Migration and the migrant
Agriculture is no longer a sustainable livelihood for India’s small and marginal farmers. Mounting expenses for water, seeds, fertilisers and even healthcare, has pushed millions into debt and forced them to migrate to find work. Some migrate within rural areas, some move for a season and some will move from job to job for the rest of their lives.
Curated by Riya Behl
With rhyme and reason – rap song for migrants
by Purusottam Thakur
In Kalahandi district, Duleshwar Tandi – ‘Rapper Dule Rocker’ – a tuition teacher, construction worker and occasional migrant, expresses anguish through this song at the plight of migrants in the Covid-19 induced-lockdown.
Trying to go to sleep only half-hungry
by Purusottam Thakur
Many labourers from Odisha migrate to the brick kilns of Telangana, where the contractors and kiln owners exploit the desperation of the migrants. This photo-story traces the history of migration in Odisha and different migration patterns that have emerged since then.
Stitching together an upturn in Sittilingi valley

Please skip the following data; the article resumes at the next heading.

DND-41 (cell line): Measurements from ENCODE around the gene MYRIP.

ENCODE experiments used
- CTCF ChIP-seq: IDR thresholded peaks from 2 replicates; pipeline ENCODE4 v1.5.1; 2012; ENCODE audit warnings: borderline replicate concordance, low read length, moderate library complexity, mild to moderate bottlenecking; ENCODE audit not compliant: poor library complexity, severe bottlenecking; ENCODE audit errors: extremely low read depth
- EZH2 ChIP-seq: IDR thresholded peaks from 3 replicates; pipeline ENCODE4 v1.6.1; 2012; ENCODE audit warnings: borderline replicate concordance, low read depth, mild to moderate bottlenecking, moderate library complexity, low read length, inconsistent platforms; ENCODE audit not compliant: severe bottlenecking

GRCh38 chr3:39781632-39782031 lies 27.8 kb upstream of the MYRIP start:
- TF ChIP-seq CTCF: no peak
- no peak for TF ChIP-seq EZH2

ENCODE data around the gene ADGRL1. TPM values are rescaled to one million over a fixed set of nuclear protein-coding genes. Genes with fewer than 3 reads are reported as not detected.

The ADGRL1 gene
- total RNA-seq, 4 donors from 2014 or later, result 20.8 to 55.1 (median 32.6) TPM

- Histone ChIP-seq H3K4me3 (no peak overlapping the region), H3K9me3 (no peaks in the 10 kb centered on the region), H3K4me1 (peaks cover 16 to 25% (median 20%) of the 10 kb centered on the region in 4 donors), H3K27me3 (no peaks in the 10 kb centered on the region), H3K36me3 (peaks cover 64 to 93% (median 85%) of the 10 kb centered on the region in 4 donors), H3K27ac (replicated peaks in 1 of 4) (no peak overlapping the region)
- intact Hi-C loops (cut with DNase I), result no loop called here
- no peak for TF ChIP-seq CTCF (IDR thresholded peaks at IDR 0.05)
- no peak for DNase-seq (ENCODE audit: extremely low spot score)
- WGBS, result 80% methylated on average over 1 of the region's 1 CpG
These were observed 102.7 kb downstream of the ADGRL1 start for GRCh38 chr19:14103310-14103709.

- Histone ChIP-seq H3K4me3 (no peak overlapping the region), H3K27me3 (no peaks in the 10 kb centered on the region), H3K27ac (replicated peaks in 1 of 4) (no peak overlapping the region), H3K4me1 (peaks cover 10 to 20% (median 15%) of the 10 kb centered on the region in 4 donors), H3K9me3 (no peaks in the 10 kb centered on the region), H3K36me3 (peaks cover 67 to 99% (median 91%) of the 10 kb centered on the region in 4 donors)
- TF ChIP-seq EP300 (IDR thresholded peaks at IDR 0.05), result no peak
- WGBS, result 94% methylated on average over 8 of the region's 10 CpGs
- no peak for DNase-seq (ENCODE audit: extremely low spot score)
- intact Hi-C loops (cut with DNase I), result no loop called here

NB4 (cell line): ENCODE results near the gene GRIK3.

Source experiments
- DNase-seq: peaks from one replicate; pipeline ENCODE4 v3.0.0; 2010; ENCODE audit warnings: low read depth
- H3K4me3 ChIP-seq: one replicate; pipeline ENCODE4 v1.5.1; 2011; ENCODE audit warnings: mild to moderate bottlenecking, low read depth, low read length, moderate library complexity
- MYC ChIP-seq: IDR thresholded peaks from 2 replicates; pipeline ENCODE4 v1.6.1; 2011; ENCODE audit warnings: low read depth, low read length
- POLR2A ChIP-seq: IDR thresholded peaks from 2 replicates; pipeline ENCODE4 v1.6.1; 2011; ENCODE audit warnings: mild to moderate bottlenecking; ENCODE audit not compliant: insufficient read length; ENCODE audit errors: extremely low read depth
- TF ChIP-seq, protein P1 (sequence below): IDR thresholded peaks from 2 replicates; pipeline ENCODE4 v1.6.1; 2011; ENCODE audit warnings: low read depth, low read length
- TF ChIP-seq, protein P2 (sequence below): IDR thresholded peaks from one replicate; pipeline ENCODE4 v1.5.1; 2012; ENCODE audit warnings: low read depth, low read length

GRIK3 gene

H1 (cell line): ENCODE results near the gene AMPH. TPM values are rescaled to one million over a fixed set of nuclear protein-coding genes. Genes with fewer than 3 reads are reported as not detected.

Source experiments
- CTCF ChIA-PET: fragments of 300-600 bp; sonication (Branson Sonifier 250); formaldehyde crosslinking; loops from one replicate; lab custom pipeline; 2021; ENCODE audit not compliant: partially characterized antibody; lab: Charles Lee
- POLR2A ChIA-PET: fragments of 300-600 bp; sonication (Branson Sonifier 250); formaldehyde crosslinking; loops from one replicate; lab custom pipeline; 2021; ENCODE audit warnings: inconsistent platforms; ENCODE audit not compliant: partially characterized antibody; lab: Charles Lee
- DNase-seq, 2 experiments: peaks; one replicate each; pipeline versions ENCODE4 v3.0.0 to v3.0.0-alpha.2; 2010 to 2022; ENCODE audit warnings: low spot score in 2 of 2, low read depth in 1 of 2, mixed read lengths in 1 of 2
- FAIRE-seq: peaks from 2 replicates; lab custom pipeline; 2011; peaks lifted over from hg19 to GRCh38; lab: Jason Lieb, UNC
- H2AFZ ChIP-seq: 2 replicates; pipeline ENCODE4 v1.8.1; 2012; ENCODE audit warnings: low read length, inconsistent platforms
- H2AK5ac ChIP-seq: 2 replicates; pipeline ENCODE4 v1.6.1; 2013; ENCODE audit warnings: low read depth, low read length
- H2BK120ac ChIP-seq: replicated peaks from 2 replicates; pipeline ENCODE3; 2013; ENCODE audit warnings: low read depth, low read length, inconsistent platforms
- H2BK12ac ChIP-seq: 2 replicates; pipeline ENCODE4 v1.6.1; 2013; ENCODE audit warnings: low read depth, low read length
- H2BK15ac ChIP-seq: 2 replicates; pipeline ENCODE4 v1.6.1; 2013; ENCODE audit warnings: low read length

by Priti David
Lambadi women in Dharmapuri district of Tamil Nadu have painstakingly revived 'ghater', their community’s signature embroidery, and the income from this traditional skill has ended their need to migrate for work.
Dharmapuri, Tamil Nadu
Learning – lost in translation and migration
by Jyoti Shinole
From Bhojpuri to Tamil to Marathi – many children like Satyam Nisad, Raghu Pal and Khushi Rahidas struggle to learn a new language and stay on in school every time their parents migrate in search of wage labour.
Profiles of Migrants: Journeys of hope – Part VII
by Multiple Contributors
Across the country, the March 2020 lockdown had a disproportionate impact on migrant workers. Students of The Shri Ram School, Aravali campus, interviewed migrants who work in Gurugram as construction workers and domestic workers. They spoke to workers who had returned from their villages as well as to those who stayed on in the city – both desperate for wages to support their families back home in villages across Jharkhand, Uttar Pradesh and West Bengal.
Migrants: Voices of Delhi’s Silent Majority
by UNESCO, UNICEF and First City magazine
Pair Rani Kumari’s story with this series of short-interviews with migrant workers in Delhi. The stories of “minute-old migrants”, those who had just arrived in the city as well as those who have been working in Delhi for some time, have something in common – they call for strategic interventions in favour of migrants in India.
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